Rabbi Abraham Joshua Heschel (left) and Rev. Martin Luther King, Jr. (center). At right is Kelman’s father, Rabbi Wolfe Kelman.
On this Martin Luther King Jr. day, I take pride knowing that my relatives, Rabbi Wolfe Kelman and Rabbi Arthur Hertzberg, marched with Rev. Dr. Martin Luther King Jr. I’d like to share with you the extraordinary stories of these two members of my family.
Rabbi Arthur Hertzberg
My relative, Rabbi Arthur Hertzberg, was among the religious leaders who participated in the March on Washington in 1963 when Rev. Dr. Martin Luther King Jr. delivered his famous “I Have a Dream” speech. As an early and fervent ally to the civil rights movement, Rabbi Hertzberg used his platform, influence, and community to enact good in society at large. He also chaired the first Jewish Delegation to meet with the Pope. Rabbi Hertzberg became a “light unto all nations” by joining with other leaders to promote equality.
Martin Luther King Jr. (center) marches in Selma, Alabama, alongside Rabbi Abraham Joshua Heschel (second from right).
My other relative, Rabbi Wolfe Kelman, marched with Dr. King during the 1965 Selma-Montgomery marches. Kelman went from being the youngest member at the Goldfarb/Fish Family seder in 1930 Dynow, Poland, to playing an important role in a nation-wide movement for civil rights. As the executive vice president of the Conservative movement’s Rabbinical Assembly, he was able to mentor and guide the paths of hundreds of rabbis. He worked tirelessly to support his fellow rabbis, lead them in study, and act as a role model. By supporting the dreams and passions of individuals, Rabbi Kelman left a positive impact on the world.
In biblical tradition, we believe in the calling of “אור לגויים” (or la-goyim). This term refers to a responsibility to be a “light unto the nations.” As such, we have a moral obligation, handed down from God, to inspire the world by fostering a global standard of righteousness and love.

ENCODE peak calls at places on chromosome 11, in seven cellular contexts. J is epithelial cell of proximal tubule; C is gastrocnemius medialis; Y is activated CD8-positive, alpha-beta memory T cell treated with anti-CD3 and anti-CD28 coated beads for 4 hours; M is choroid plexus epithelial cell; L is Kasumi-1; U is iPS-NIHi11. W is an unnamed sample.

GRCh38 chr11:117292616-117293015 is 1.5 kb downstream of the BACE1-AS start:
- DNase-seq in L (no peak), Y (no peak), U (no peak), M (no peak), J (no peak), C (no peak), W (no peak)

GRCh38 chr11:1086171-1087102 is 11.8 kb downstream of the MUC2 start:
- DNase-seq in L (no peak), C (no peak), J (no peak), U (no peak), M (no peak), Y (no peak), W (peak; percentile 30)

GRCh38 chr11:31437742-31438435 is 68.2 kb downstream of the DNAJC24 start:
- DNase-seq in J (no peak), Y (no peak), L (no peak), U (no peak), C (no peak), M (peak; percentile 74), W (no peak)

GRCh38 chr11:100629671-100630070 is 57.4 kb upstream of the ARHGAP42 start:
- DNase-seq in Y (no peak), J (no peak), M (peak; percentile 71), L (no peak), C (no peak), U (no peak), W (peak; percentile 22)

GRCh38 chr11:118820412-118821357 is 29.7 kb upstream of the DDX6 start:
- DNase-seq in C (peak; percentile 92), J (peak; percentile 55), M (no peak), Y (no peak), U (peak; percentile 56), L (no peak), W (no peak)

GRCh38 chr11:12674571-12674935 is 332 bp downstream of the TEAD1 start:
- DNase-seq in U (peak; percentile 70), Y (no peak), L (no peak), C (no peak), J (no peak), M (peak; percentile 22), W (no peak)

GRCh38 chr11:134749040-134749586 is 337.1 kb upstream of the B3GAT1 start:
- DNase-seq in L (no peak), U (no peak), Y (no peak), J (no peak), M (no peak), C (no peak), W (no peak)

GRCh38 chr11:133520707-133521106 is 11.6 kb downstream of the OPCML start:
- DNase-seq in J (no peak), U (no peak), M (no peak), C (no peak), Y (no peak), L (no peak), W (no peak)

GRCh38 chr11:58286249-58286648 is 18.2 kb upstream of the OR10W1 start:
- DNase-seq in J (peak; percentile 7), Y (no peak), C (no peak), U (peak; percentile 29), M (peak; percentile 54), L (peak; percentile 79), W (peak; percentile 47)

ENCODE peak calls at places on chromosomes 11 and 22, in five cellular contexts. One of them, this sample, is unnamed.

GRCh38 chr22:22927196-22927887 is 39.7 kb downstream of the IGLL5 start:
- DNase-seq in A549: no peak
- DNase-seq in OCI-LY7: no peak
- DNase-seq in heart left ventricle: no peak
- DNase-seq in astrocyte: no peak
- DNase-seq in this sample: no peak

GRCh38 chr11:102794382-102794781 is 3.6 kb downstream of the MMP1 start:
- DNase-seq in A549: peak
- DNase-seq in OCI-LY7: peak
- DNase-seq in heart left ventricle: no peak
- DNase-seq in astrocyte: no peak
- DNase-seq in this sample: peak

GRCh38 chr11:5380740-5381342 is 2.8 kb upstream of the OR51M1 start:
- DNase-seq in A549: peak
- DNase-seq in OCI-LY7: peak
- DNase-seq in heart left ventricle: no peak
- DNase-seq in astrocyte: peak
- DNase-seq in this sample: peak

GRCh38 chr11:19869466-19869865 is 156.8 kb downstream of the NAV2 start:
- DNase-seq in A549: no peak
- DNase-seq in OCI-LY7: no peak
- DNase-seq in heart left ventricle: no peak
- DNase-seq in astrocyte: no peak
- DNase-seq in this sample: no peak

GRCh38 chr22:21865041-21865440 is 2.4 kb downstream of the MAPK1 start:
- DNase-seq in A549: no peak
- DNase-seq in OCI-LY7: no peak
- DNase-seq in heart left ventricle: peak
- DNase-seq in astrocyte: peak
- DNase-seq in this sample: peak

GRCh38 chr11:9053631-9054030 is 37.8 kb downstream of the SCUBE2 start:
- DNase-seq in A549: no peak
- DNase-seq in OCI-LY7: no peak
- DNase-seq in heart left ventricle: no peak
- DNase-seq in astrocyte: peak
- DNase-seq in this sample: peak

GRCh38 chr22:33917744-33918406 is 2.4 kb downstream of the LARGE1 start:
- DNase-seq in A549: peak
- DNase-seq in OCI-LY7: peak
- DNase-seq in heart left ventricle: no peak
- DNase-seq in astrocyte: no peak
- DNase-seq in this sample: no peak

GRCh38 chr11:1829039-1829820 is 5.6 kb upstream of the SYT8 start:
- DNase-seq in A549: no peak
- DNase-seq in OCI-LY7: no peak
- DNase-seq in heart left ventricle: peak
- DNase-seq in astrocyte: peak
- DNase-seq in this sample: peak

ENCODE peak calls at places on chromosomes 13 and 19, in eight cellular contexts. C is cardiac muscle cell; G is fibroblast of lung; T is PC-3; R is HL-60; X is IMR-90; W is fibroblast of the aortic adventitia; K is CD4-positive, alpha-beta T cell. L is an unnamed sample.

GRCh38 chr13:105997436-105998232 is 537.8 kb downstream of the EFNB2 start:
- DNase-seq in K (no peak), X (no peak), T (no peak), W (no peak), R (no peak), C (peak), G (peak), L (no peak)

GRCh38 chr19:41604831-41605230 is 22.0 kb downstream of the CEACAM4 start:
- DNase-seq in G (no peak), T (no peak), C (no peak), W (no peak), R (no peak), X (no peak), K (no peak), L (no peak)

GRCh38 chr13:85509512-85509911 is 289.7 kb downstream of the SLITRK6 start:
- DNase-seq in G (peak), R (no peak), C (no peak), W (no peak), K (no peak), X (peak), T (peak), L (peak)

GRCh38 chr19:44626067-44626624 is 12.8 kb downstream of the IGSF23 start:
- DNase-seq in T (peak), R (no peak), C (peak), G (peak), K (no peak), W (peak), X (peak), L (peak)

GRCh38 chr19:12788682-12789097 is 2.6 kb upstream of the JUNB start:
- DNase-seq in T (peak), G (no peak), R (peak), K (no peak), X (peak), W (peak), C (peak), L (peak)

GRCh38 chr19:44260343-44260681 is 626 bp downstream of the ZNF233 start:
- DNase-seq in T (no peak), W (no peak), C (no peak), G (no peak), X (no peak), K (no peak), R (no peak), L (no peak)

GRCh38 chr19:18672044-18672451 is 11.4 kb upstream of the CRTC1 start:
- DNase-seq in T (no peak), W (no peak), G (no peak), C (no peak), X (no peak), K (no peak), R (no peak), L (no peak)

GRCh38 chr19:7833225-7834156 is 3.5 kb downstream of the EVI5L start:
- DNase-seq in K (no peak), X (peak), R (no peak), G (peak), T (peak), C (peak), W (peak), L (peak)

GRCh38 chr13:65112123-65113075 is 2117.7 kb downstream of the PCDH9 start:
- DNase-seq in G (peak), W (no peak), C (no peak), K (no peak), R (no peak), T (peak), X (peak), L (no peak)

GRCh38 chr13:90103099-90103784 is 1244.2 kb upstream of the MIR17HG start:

“I the Lord, in My grace, have summoned you,
And I have grasped you by the hand.
I created you, and appointed you
A covenant of people, a light of nations –
Opening eyes deprived of light,
Rescuing prisoners from confinement,
From dungeon those who sit in darkness.” (Isaiah 42.6-7)
The transformation from ordinary to the extraordinary is one that has always been particularly intriguing to me. Throughout our lifetimes, we are continuously given opportunities to make real, lasting differences.
I hope the extraordinary contributions of my family rabbis inspire you to go the extra mile and seek out opportunities for righteousness. I hope you too will strive to be a light unto the world. Even if the light of your goodness shines on only one person, you have done good in the world. Rev. Dr. Martin Luther King Jr. declared his own dreams for the whole world to hear and his message has reverberated through generations.
You can learn more about the extraordinary life of Rabbi Arthur Hertzberg here.
You can learn more about the extraordinary life of Rabbi Wolfe Kelman here.
You can watch Rabbi Levi Kelman talk about his father Rabbi Wolfe Kelman in this video:
I am proud to say that through the Pelican Peace Project I have been able to bring about that previously unrealized peace between Israel, the UAE, and Bahrain.
This is a picture of my family’s Passover Seder held in 1930 in Dynow, Poland. My grandfather Max Fish was present as was a young Rabbi Wolfe Kelman. Those individuals with hearts next to their names are my relatives who were murdered in the Holocaust.
In 2012, Rabbi Wolfe Kelman’s son Rabbi Levi Kelman led my daughter Lucy’s Bat Mitzvah in Jerusalem.